To get the free app, enter your email address or mobile phone number.
Saga of the Swamp Thing, Book 1 Hardcover – February 10, 2009
|New from||Used from|
Top 20 lists in Books
View the top 20 best sellers of all time, the most reviewed books of all time and some of our editors' favorite picks. Learn more
Customers Who Bought This Item Also Bought
If you’re the author, publisher, or rights holder of this book, let ACX help you produce the audiobook.Learn more.
Top Customer Reviews
This volume has two major boons over the previously released paperback version of the TPB from 1998:
1. The obvious one: the hardcover is nice for damage mitigation, and is a nice presentation.
2. The important one: the hardcover version contains issue #20, which is actually the first one written by Moore (but illustrated by Dan Day not Stephen Bissette), the *previous version* of the TPB does not.
That being said, I was disappointed that they didn't go with a higher grade paper for this hardcover volume, something glossy would have been nice. Unfortunately it is the same newspaper-print stock type paper that was used in the paperback (were it not for this I would have rated it 5 stars easily).
Another issue, probably due to the fact that I pre-ordered the book and it was shipped the day it was released: the cover feels sticky, like the ink isn't completely dry. We'll see if that goes away after a few days.
All in all a great book. If you don't already have the paperback TPB definitely pick this up. Even if you do, you will probably want to get this version for issue #20 if you are a die hard Moore fan.
*edit* Decided to update this based on a user comment. I noted that the previous version of the TBD does not have issue 20. The new version, basically the same as this hardback, does contain that issue.
I know it sounds bizarre, but as Dave Barry would say, I am not making this up. You can read about it elsewhere on the web, including the blog of artist Stephen Bissette and the DC message boards.
Having said that, yes these are absolutely great stories. (The dream sequence in one of the chapters brought tears to my eyes.) I wouldn't tell you not to buy the book because of those missing words...especially now that you can put them in mentally yourself. But you might want to wait until they do a second (hopefully corrected!) printing...or look for one of those first paperback editions (which won't have issue #20, though).
Imagine my disappointment when I took the plastic wrapping off the volume.
First, the pages are printed on the same paper stock as the tradepaperback editions. I know the price of the volume reflects this low-quality paper, but I would have been happy to pay extra to get a high-quality product. Isn't that the point in buying a hardback of something you can get in a paperback for significantly less cost?
Second, the dustjacket was obviously designed by someone unfamiliar with the limitations of offset printing. As I know from my profession, you do NOT print on wax paper type paper. The ink will never completely dry on this type of paper. Unfortunately, that's the material they decided to use for this volume's dustjacket. It's sticky because of the wet ink, and a moderately-pressured wipe of the dustjacket will result in a black smudged finger or cloth. I have yet to risk placing it in my bookshelf with the rest of my volumes, for fear of it leaving ink on the volumes that sandwich.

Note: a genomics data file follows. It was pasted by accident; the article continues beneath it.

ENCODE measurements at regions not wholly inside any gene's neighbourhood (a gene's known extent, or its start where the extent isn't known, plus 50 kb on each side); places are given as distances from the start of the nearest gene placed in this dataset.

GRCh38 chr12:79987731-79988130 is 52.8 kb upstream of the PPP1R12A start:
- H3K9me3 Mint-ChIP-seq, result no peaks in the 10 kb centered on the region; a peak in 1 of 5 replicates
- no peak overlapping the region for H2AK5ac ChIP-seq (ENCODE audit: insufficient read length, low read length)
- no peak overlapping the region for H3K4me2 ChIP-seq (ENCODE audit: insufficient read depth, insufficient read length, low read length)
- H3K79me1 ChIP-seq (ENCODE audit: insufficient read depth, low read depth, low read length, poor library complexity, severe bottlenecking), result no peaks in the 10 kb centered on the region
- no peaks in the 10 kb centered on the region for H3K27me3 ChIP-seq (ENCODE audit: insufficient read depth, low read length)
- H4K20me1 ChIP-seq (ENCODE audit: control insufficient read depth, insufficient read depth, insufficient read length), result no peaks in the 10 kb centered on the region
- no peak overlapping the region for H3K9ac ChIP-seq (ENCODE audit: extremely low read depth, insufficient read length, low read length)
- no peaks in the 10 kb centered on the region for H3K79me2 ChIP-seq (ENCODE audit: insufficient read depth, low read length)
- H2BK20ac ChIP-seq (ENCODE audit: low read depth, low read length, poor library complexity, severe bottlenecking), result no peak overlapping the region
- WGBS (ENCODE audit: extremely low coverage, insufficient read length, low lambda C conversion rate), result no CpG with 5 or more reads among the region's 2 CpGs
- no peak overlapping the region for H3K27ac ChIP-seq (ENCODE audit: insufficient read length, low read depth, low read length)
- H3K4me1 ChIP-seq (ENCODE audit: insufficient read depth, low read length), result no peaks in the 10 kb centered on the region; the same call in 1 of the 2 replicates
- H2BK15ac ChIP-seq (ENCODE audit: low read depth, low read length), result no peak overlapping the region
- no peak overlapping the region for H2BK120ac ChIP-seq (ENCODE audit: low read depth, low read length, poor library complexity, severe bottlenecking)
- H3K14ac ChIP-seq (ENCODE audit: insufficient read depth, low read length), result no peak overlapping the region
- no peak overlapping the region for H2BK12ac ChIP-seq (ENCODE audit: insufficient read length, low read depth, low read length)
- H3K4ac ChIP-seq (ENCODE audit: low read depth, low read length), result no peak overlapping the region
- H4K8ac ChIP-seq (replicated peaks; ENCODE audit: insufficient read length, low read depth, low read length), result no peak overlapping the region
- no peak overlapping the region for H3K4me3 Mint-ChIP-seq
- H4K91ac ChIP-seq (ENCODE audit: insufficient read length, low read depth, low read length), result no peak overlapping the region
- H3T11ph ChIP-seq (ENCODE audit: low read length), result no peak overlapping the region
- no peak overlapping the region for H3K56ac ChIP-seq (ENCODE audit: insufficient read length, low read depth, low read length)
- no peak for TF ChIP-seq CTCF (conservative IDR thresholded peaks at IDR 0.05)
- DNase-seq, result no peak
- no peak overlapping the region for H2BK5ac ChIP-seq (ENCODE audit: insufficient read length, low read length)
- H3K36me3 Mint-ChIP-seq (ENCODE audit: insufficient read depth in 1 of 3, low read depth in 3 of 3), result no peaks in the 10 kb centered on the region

All that said, would I buy future volumes of this hardback series? Absolutely...but only because I'm such a hardcore fan. And these issues ARE completely amazing. However, unless you're also a hardcore fan, I would have to recommend the tradepaperbacks as a more reasonable option for the money-versus-quality rationale.
What Alan Moore did was look at Swamp Thing and find that his origin made no sense so he completely reinvented the character. At the time I wasn’t super thrilled but looking back it was absolutely the right thing to do. Swamp Thing was no longer a man turned into a monster, he was a plant who thought he was a man. One of the most indelible moments in a sea of indelible moments was when the Swamp Thing fully accepted who he was. During a battle between The Monkey King and Ertigan the Demon, Abigail Cable urges Swamp Thing to flee as there are two monsters and Swamp Thing replies ‘Three Monsters… Run’. 33 years after that line was written I’ve always remembered it. I can remember so many specific lines and particular pieces of art and I’m the type of person who can barely remember comics I read a month ago. That is how hard these stories hit.Read more ›
Most Recent Customer Reviews
I'm actually kicking myself right now for not having read this series prior to now; based on everything I have read thus far, the Saga of the Swamp Thing by Alan Moore and Stephen... Read morePublished 15 days ago by Dave Bell Jr.
Alan Moore's Swamp Thing is a breath of fresh air in comics, and one can see what Moore was beginning to bring to it in this early volume. Read morePublished 15 days ago by C. D. Varn
I have the actual issues of the series(one with a Steven Bissette autograph). I had not read a digital graphic novel before. Read morePublished 16 days ago by DeDe
I bought this because merely on curiosity and man am I glad I did. Definitely would recommend to any one looking for a good quick read.Published 20 days ago by Erik Rodriguez
It's fine. Some parts are really good, some aren't as good. Interesting read.Published 1 month ago by Eli Barsy
This is the best comic I've ever read. It's rich with good writing, amazing art, and unforgettable characters. This is a must have book!Published 2 months ago by Stetson Kuta
A true American classic. Although written by a British man, Moore has an incredible amount of knowledge when it comes to American history and does a great job at using our... Read morePublished 2 months ago by Amazon Customer